Q&A: Zach Braff

Scrubs star branches out in directorial debut of Garden State

By Abby Wilner

Zach Braff -- often found crashing into medical equipment and being called female names by the other doctors on Scrubs -- exposes a slightly more serious side. At a roundtable on the release of his new movie, Braff talked about his life as a twentysomething and as a newcomer to the directing world. He seems to have an experienced perspective on both.

Did you ever have a quarterlife crisis?

This whole movie’s about my quarterlife crisis! I remember thinking when I first heard about the book (“Quarterlife Crisis,” Penguin Putnam, 2001), “Wow, that’s an awesome articulation of life as a twentysomething.” I’d never heard that before, so I quote it all the time.

So, did you write the movie before you got the part in Scrubs?

Yeah, well, particularly from 22 to 28, I’d feel really “in it” as we say in the movie -- really “in the shit,” trying to paddle myself above water, I was just feeling really lost and depressed, and I got a big break with Scrubs in 2001. The first thing I did was quit my waiting tables job -- which, by the way, that conversation in the restaurant was verbatim something that was said to me. So I quit my waiting tables job, and the next day found out we wouldn’t be shooting Scrubs for four months, and I like to keep busy and thought I would go crazy just sitting and watching TV, so I said, “I gotta write this.” Even getting the show didn’t really put me out of the depression I was in. So I just sat down and wrote for four months straight, and that was the first draft of Garden State.

And do you feel that writing the movie helped you get through your QLC?

I did, but I think people who are prone to go through a quarterlife crisis are prone to be dealing with these same issues their whole lives. I feel like life goes in waves. The way I describe it is it’s like being long overdue for the next chapter of your life to open up. I think everyone can relate to that. Life is a series of beginnings and changes, and then there’s times in your life where you’re like, “I am so due for an epiphany, I am so due for something new to happen to me, a new girl, a new job, an epiphany, somebody please send me an epiphany.” And this is somebody [Large, his character from Garden State] who’s, like, 15 years overdue for an epiphany, for a new chapter to start in his life.

I took a lot of character traits from people in my life, like I had a buddy who would shoot arrows in the air and thought that was the funniest thing in the world -- not on fire, but he did have a joint dangling from his mouth. I started writing this during the dot-com phase when you’d open up the paper and find out about kids making $100 million. I always thought that the whole plan in our society is to get a job, get educated so I can make enough money to start a family, have kids, send them to college and retire -- that’s all programmed out for you. But what if you’re 23 years old and make $100 million -- you must be really confused because what the hell do you do with your life? I created this character who was completely confused and just bored to death -- just so happened he stumbled on 100 million bucks. Couldn’t even get himself to buy furniture because that seemed boring.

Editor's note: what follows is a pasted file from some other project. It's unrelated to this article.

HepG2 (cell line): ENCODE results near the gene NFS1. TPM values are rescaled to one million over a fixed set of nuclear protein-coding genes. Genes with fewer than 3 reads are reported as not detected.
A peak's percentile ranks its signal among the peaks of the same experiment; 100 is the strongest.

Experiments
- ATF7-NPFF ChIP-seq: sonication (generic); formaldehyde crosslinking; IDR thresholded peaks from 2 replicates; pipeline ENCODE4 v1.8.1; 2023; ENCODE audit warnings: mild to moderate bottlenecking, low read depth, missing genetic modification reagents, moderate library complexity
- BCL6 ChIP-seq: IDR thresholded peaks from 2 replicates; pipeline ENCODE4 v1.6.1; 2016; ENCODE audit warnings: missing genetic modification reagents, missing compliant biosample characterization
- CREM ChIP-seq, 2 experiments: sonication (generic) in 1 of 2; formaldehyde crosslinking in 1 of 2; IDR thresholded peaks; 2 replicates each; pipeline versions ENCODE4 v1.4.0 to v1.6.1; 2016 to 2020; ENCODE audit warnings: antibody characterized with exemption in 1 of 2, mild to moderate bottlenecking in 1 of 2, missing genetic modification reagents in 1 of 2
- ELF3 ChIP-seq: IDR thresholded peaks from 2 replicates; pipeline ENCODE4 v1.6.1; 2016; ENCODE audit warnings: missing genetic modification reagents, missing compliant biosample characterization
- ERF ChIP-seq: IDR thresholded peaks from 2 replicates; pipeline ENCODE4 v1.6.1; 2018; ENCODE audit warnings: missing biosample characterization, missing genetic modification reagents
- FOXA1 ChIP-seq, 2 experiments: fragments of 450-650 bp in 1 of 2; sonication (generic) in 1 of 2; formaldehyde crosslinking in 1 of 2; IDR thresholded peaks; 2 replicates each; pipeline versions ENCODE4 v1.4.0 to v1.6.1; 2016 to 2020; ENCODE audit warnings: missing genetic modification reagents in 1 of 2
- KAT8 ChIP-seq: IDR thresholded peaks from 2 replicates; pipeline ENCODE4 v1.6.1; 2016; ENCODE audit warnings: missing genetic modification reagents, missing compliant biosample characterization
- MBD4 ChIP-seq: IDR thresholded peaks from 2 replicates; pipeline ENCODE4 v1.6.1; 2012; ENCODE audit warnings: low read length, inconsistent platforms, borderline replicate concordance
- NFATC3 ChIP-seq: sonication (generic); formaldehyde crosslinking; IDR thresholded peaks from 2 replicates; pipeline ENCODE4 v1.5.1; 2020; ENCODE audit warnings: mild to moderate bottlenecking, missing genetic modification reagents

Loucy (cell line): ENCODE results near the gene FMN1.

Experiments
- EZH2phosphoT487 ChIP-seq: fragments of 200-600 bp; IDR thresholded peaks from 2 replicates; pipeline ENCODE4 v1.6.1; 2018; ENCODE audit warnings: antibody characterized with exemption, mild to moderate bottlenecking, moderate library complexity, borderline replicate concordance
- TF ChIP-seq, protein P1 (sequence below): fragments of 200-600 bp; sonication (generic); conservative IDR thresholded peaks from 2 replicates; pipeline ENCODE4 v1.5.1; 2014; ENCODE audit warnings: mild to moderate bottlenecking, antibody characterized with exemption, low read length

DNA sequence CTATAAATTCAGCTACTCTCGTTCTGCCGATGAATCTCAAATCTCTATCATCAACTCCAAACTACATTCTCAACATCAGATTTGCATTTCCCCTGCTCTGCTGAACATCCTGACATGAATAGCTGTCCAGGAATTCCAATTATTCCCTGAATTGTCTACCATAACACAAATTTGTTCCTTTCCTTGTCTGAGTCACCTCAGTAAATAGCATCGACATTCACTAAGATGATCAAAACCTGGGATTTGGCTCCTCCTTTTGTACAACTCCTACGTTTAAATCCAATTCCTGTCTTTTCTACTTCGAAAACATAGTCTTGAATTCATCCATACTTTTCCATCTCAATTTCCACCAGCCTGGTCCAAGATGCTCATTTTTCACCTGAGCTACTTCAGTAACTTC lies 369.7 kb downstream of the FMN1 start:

I never saw a movie that talked honestly about what I was going through. I saw a whole lot of movies marketed toward twentysomethings -- I’m not talking about having sex with a pie -- that did huge business with twentysomethings. And don’t get me wrong, I love silly movies, but that’s what I feel is most often marketed to my demographic, and it’s been a while, with the exception of Lost in Translation, that I can remember a movie that said, here’s what it feels like honestly to be a twentysomething. I wasn’t trying to speak for a generation, I was not nearly that cocky or thinking I know the answers, I just wanted to write about what I was feeling and thought there have to be other people who can relate. So that’s what I set out to do in the spirit of those movies, write something that was really personal, about me in my twenties.

What keeps you going, chasing your dreams?

Even with a hit show on TV and Natalie Portman signed on, it seemed like every single person in Hollywood was passing on the movie. It was damn difficult ... you have to really persevere, a whole lot of doors close in your face. Scrubs got me in the door, got the script to the top of the pile, but didn’t necessarily sell the movie. But if you believe in what you’re making and have a passion, all you need is access to the right people. It’s like being a salesman, enrolling them in your passion.

Movie-making is my real passion, my dream. I went to school to be a film director. I took a detour by taking acting jobs in New York, which I loved doing and made more money than trying to climb the ladder as a PA on a Mariah Carey video.

Do you have a philosophy, a mantra for life?

I once read a quote, I forgot who said it, that life is way too important to take too seriously, and I’ve always had that taped to my desk, and it always reminds me of how fast life goes and how whenever you start attaching so much meaning to everything and creating all this drama that it was best to strive to laugh it off. And Sam [Portman] wasn’t saying she was great at that, she was saying, “Do I cry? Of course I cry. Do I have pain? Of course I have pain. But at the end of the day, I just try and laugh because it’s silly to take anything too seriously."


Email Story     Print Story


HomeAbout HatchContact HatchAdvertise on Hatch AffiliatesLetters to the Editor Submissions

Copyright © 2003-2005 Hatch Magazine. All rights reserved.
Privacy Policy